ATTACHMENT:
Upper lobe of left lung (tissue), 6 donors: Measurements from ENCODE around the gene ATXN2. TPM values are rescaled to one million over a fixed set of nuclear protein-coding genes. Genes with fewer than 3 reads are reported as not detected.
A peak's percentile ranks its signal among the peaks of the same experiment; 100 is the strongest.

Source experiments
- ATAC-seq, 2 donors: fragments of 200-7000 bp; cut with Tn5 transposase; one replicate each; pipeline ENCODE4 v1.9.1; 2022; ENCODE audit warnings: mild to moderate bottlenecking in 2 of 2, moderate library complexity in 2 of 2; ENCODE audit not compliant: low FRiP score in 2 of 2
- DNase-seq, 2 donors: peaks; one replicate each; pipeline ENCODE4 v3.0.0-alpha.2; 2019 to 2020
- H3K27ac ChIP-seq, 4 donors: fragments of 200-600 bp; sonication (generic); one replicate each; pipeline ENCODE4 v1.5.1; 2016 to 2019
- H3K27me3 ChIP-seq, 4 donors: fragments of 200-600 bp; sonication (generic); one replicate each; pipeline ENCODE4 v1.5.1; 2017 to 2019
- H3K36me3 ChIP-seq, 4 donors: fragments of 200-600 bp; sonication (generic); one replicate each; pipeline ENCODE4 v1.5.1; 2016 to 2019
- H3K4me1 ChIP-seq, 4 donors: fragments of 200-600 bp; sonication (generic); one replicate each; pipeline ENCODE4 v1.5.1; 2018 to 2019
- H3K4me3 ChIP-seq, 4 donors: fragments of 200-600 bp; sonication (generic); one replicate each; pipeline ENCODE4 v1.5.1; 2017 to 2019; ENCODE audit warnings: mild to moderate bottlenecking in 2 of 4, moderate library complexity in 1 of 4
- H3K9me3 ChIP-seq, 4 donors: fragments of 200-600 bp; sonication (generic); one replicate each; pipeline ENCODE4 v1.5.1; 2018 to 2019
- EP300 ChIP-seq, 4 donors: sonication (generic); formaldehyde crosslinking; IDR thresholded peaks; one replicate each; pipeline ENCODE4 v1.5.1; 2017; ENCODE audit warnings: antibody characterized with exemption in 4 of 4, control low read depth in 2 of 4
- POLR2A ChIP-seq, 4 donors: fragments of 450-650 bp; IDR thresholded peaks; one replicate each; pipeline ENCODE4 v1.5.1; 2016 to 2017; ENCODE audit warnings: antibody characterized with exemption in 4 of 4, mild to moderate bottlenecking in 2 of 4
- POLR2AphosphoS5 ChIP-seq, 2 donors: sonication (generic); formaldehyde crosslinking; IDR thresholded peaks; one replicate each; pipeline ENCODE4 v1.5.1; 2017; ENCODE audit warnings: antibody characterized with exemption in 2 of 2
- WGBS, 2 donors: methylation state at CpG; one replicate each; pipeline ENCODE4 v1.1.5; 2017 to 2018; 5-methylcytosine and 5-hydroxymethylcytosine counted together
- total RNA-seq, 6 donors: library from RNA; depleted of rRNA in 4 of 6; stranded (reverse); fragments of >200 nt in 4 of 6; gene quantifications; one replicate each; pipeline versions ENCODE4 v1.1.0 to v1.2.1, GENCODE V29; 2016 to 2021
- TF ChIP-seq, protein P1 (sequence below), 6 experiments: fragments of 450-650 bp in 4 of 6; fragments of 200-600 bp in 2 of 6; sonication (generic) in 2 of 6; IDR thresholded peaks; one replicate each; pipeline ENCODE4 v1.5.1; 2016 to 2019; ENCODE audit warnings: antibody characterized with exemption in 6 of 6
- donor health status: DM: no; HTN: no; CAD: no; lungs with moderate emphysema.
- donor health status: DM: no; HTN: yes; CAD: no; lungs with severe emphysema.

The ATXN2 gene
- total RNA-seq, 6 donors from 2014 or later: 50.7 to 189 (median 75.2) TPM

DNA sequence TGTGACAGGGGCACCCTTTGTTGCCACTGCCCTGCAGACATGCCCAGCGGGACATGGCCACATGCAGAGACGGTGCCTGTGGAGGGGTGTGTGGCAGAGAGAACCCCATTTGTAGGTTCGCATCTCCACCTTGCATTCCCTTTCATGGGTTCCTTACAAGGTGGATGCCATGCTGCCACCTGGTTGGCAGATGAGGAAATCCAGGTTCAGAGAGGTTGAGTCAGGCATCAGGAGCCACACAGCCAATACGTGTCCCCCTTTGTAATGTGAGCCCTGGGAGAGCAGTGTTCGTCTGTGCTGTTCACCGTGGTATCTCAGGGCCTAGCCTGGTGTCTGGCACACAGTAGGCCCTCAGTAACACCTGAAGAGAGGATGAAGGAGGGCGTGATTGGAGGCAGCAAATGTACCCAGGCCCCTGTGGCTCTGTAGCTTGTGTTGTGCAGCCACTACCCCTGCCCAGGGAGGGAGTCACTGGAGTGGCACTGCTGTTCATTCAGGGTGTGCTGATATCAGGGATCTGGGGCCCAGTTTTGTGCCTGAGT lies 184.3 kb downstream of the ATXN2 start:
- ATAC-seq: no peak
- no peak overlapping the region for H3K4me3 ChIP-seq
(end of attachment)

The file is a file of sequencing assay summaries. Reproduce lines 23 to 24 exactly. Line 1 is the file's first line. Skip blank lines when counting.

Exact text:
- ATAC-seq: no peak
- no peak overlapping the region for H3K4me3 ChIP-seq